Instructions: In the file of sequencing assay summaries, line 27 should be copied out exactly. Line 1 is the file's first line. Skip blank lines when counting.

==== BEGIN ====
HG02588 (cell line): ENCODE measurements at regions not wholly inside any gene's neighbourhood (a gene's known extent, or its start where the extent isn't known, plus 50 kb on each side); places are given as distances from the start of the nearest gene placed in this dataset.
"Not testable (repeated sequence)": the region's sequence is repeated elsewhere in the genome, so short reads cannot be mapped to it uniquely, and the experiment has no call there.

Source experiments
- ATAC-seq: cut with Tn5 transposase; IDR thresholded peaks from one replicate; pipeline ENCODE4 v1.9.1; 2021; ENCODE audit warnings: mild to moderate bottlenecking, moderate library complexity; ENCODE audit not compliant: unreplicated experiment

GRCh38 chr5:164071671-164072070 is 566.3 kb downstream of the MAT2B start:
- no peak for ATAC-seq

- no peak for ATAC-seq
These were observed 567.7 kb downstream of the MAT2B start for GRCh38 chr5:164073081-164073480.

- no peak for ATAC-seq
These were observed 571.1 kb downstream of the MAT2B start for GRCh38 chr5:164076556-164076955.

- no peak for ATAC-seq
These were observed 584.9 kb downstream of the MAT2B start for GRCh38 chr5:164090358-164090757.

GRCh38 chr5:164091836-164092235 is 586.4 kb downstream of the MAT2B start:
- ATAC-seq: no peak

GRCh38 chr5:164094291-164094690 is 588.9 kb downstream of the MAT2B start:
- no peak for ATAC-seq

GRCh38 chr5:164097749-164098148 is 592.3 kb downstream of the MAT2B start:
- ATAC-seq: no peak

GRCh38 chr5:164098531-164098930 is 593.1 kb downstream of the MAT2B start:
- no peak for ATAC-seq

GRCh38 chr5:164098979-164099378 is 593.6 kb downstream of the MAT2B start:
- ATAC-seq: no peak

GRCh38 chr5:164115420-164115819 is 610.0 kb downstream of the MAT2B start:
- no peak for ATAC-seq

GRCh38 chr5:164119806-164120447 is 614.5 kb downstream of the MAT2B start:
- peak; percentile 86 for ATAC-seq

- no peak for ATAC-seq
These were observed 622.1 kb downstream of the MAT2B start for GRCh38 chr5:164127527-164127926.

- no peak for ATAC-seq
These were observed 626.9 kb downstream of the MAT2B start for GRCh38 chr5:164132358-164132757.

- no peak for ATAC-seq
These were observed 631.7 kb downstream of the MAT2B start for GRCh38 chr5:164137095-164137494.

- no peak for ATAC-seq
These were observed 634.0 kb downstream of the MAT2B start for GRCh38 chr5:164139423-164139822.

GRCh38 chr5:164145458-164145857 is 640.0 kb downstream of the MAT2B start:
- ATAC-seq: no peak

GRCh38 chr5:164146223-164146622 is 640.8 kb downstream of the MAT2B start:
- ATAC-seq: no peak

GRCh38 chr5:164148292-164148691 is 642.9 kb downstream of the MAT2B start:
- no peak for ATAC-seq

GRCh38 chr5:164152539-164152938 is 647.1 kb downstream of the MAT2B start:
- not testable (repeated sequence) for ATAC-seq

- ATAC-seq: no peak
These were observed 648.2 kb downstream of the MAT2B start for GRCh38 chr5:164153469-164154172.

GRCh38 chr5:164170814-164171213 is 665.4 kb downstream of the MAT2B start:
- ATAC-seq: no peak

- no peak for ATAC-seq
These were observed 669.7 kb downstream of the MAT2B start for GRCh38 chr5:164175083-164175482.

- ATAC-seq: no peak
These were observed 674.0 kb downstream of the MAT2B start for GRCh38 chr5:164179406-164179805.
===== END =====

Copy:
- no peak for ATAC-seq